Race with Steph: Ten Triathlons in Ten Provinces to End Alzheimer’s
This summer, Stephanie Fauquier will be swimming, cycling and running more than 500 kms in ten triathlons across Canada. With every stroke, pedal and step she takes, thoughts of one person will undoubtedly fill her mind and drive her to push on: her beloved mother, Dr. Robin McLeod (PGME ’81).
Dr. McLeod’s name will be familiar to many in the Temerty Medicine community. An internationally renowned surgical expert, she served as a professor of general surgery, as well as of health policy management and evaluation at the University of Toronto. She was also a surgeon and senior investigator at Mount Sinai Hospital and the surgical lead of quality improvement and knowledge transfer program in Cancer Care Ontario’s surgical oncology program.
Two years ago, Dr. McLeod was diagnosed with Alzheimer’s disease — becoming one of more than 747,000 Canadians, and millions more around the world, who are living with this condition and other forms of dementia.
“The diagnosis was a huge shock to all of us,” says John Fauquier, Dr. McLeod’s husband and dad to Steph and her sister Claire. “First, we began to notice aphasia — difficulty communicating. Robin was struggling to find even the most common words.”
Soon after, Alzheimer’s began bleeding into every aspect of Dr. McLeod’s daily life.
“It was the most devastating news of my life,” remembers Steph. “When my mom was first diagnosed, there was an element of social isolation because of the stigma of the disease —she felt embarrassed. There is no cure for Alzheimer’s. It strips you of your identity, your dignity and your autonomy.”
Steph was inspired to take action. An avid athlete, she landed on an ambitious plan to race across the country in support of U of T’s Tanz Centre for Research in Neurodegenerative Diseases — both to honour her mom, and to raise awareness and funds for scientific advances in Alzheimer’s.
Steph chose the Tanz Centre for its long track record of impact in Alzheimer’s research, including its role leading interdisciplinary investigations into the disease’s genetic origins, as well as in the development of new diagnostic approaches and drug therapies.
“My mom was a longtime faculty member and researcher at U of T,” says Steph. “It felt like the right place to support.”
“Steph is doing something that has a span of impact that’s hundreds of times bigger than I would have anticipated,” says John, who will be attending every triathlon alongside his daughter. “I’m very proud of her.”
Steph will be kicking off the first of her ten triathlons at a half ironman in Victoria, British Columbia on May 28th and will wrap up her cross-Canada journey in Niagara Falls in September. Other stops will include a women’s triathlon in Hampton, New Brunswick on June 11th, as well as a race in Stony Plain, Alberta on July 2nd — just 20 km away from where her mother was born in Spruce Grove. Steph’s full race schedule can be viewed on her website.
“I chose triathlons because they are a huge endeavor. It requires persistence and stamina — and I feel like that’s my mom.” says Steph. “I feel like it is worthy of her. And, what’s more Canadian than racing across the country and uniting people in an important cause?”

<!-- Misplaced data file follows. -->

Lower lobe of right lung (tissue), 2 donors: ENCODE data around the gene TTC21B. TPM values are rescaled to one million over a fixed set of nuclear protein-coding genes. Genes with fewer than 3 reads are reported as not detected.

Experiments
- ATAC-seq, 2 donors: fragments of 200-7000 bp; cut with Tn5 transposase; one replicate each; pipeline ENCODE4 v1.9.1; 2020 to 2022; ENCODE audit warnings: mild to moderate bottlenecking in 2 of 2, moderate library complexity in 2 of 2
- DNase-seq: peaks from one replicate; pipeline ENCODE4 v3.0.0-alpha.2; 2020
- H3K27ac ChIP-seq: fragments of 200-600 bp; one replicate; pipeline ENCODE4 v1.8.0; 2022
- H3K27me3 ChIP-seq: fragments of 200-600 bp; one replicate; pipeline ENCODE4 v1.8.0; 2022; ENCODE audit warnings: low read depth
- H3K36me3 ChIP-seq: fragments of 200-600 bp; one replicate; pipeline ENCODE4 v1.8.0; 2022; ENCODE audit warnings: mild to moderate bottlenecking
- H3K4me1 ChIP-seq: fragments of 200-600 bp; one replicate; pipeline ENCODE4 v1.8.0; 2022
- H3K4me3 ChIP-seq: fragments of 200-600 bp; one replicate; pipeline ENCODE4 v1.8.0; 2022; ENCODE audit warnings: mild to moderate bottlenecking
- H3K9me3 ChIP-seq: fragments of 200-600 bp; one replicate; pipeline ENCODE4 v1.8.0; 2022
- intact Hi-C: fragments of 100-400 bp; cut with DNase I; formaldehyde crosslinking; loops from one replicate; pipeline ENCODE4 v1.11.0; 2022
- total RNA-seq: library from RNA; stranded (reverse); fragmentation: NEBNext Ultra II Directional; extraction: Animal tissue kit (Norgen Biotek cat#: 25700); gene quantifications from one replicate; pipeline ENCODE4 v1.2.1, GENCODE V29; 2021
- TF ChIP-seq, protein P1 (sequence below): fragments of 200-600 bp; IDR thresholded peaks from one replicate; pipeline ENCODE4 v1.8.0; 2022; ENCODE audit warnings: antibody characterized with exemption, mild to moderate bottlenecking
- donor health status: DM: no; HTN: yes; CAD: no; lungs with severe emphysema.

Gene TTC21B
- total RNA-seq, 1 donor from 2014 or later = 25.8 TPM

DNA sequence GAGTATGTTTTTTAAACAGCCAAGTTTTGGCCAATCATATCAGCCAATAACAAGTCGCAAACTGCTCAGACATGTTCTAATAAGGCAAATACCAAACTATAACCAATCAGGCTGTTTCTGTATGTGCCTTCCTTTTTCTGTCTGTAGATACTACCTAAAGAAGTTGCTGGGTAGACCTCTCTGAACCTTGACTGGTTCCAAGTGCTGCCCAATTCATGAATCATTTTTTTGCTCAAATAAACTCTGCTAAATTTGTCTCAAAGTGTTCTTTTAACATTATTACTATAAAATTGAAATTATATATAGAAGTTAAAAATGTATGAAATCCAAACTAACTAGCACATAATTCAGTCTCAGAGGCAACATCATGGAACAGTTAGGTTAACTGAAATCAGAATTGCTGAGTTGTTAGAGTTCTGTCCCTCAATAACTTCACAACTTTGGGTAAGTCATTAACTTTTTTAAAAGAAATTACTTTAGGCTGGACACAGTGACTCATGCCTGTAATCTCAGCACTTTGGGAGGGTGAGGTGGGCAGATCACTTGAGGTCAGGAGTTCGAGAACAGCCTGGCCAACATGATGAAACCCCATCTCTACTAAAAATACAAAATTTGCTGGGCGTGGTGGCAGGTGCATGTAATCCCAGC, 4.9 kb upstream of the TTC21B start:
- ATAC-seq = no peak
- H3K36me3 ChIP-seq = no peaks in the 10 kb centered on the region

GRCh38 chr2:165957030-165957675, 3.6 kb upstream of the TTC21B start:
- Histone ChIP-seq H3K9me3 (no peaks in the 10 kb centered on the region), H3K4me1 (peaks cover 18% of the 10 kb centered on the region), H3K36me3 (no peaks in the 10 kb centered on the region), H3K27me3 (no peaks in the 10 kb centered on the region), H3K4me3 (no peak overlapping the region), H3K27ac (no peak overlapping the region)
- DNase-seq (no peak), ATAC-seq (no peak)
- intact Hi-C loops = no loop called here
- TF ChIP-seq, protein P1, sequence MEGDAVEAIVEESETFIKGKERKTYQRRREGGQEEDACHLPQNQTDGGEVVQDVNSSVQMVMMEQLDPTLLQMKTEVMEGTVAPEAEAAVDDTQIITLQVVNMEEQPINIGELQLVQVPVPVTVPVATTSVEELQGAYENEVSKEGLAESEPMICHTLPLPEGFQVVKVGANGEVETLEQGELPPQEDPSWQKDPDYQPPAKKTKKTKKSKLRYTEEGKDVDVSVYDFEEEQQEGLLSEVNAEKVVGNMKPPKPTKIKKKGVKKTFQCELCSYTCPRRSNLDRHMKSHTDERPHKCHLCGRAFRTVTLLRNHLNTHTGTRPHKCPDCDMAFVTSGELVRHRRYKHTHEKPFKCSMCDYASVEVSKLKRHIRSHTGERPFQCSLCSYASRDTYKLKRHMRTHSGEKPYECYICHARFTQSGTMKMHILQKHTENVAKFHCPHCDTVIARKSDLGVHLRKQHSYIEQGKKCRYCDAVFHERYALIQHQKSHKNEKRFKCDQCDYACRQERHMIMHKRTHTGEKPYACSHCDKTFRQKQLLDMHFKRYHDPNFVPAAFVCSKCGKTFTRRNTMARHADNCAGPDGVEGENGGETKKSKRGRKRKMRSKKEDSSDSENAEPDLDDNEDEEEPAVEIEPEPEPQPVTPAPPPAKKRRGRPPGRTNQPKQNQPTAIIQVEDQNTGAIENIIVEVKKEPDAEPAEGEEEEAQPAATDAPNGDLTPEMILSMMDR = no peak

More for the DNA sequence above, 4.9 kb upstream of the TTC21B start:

Steph’s father, John, sees a lot of Robin in his daughter.
“Robin is a very independent person, and she instilled that in our daughters,” says John. “She felt that everyone, particularly women, have to make their own way in the world. Steph is the same way. It’s a big reason why she’s doing the races, out of an enormous love and respect for her mother.”
“Women are disproportionately affected by this disease, and no one is talking about it,” says Steph. “I want to start a conversation about Alzheimer’s disease, staying active and taking care of ourselves.”
Over the course of the summer, Steph is expected to complete 509 km of racing — swimming 11 km, cycling 406 km and running 92 km. It’s no small feat. Steph is currently training six days a week. On the day she was interviewed for this story, she had already logged three hours of training.
Despite the grueling schedule, Steph continues to find motivation in her efforts’ larger purpose.
This is not just for my mom, but for everyone affected by this disease,” says Steph. “I want to build Race with Steph into a national movement. I might be the one racing, but you can race with me — for whomever in your life is going through it — your mom, your dad, your grandparents. We’re doing this together.
Yet, as she builds the Race with Steph community, she also acknowledges the campaign’s deeply personal origins.
“I don’t want my mom’s legacy to end with her Alzheimer’s diagnosis,” shares Steph. “She’s had an unbelievable career and is an amazing person. I wanted there to be a next chapter to her story, and this is what I could do for her.”
“My mom has had such a big life. She pursued all of her interests and passions — she really did it all. It makes me think about the life I want to lead, to try and do big things and go for big goals. That’s something I hope to inspire others to do through this campaign.”
To donate to Race with Steph, please visit Steph’s secure, online giving page at uoft.me/racewithsteph. Contributions will be directed to a new endowment fund, named in Dr. Robin McLeod’s honour, that will provide lasting support for vital Alzheimer’s research at the Tanz Centre.
“No amount is too small,” says Steph. “By taking action, you can help create a ripple effect that can ultimately lead to new solutions for people with Alzheimer’s. I want this to be so much more than just me and all these races. It’s a rallying cry — to come together as a community around fitness, brain health and health research.”